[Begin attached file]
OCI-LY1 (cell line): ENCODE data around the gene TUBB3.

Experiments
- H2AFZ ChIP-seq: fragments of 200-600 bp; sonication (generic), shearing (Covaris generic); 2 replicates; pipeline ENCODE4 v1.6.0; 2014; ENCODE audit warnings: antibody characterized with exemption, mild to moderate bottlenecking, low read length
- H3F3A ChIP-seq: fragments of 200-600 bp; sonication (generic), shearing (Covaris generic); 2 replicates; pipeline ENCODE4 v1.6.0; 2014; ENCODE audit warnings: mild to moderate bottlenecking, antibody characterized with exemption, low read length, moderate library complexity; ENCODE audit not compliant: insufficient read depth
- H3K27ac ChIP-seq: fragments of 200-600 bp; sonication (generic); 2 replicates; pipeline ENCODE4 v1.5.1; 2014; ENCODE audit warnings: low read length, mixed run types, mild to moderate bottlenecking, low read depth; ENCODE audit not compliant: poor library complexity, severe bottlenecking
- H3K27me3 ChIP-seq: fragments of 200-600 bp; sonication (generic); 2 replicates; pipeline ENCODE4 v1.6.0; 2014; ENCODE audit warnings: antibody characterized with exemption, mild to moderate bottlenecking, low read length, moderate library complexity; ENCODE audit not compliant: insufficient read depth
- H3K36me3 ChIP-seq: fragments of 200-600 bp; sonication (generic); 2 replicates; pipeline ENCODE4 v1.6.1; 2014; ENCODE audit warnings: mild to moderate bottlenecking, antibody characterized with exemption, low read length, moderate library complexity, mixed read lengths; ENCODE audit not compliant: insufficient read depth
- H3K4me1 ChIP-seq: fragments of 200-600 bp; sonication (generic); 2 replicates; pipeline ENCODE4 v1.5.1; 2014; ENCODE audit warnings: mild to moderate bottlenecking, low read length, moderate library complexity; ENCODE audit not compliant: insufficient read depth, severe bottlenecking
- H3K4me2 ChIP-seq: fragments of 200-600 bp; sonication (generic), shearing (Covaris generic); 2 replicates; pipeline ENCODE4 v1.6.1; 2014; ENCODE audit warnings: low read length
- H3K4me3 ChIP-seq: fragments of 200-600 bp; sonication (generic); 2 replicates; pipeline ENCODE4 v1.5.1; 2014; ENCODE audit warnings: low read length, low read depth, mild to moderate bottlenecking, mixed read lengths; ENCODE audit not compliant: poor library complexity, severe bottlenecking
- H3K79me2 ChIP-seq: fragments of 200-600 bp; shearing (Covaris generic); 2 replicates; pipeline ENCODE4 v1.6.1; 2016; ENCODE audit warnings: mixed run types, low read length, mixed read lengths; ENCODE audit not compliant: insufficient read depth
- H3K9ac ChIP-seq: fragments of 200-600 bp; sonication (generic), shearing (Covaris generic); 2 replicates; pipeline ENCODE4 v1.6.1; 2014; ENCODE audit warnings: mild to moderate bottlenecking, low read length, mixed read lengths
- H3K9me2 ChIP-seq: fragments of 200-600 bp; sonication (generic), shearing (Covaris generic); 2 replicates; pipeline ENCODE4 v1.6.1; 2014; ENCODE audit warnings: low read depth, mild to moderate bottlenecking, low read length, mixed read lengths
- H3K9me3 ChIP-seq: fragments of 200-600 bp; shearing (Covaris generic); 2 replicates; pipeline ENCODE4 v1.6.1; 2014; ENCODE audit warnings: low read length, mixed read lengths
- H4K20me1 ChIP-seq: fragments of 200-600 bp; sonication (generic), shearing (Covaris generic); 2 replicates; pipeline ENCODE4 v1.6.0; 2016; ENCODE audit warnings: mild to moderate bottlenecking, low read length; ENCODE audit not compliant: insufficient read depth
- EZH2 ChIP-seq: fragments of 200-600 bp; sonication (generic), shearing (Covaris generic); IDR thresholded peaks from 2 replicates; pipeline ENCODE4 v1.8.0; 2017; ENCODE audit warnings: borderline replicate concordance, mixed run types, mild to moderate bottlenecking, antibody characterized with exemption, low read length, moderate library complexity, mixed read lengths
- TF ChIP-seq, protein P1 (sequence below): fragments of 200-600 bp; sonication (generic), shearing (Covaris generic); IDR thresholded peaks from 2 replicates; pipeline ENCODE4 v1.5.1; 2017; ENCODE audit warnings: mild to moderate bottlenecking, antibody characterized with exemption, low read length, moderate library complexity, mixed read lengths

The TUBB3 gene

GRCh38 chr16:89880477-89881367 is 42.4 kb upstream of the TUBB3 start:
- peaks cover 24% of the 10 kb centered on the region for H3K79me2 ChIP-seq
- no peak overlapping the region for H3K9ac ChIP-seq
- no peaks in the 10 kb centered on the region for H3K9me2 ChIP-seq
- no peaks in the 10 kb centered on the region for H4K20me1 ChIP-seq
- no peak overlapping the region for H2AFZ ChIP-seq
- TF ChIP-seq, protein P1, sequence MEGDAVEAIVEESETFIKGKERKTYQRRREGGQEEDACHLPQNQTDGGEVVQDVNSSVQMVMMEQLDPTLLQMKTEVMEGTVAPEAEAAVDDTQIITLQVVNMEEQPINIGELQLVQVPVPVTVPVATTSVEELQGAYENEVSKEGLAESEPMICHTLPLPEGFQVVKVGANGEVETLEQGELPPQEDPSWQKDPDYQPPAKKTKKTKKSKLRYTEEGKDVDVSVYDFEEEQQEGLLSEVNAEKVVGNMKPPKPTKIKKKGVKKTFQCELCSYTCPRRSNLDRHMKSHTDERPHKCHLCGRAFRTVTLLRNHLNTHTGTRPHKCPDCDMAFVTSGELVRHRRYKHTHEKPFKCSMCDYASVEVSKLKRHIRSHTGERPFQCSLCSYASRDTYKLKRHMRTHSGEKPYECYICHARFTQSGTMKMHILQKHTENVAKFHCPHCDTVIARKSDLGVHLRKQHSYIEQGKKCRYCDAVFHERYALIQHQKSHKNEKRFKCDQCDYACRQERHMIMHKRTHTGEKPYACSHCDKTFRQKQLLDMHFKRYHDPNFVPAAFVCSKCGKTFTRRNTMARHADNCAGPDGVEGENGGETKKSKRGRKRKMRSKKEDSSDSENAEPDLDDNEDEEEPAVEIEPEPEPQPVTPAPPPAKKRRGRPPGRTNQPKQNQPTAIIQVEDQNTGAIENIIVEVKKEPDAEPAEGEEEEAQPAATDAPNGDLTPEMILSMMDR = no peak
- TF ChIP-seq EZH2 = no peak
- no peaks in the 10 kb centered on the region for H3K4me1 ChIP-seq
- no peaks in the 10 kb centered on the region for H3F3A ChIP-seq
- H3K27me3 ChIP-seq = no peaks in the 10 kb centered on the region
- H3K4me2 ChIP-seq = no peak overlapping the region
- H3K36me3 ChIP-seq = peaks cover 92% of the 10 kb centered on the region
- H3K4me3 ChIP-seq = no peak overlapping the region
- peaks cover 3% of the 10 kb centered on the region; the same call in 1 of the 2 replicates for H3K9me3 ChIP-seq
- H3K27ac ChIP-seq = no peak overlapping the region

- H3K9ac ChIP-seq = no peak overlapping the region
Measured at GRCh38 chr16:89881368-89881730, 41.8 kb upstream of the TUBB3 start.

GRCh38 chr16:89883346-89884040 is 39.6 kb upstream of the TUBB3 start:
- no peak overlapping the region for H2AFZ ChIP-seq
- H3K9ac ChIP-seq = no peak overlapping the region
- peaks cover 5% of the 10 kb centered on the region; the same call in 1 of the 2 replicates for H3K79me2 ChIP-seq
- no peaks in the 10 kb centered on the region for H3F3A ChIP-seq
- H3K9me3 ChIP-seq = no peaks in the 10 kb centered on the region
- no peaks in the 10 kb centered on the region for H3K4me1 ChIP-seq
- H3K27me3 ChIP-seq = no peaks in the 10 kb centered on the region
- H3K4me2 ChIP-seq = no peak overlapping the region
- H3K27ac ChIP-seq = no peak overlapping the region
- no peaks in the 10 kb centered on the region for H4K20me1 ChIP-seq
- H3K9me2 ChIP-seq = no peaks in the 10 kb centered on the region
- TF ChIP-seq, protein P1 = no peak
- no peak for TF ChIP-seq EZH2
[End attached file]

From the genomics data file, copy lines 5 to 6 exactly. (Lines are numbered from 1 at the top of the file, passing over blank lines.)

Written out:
- H3K27ac ChIP-seq: fragments of 200-600 bp; sonication (generic); 2 replicates; pipeline ENCODE4 v1.5.1; 2014; ENCODE audit warnings: low read length, mixed run types, mild to moderate bottlenecking, low read depth; ENCODE audit not compliant: poor library complexity, severe bottlenecking
- H3K27me3 ChIP-seq: fragments of 200-600 bp; sonication (generic); 2 replicates; pipeline ENCODE4 v1.6.0; 2014; ENCODE audit warnings: antibody characterized with exemption, mild to moderate bottlenecking, low read length, moderate library complexity; ENCODE audit not compliant: insufficient read depth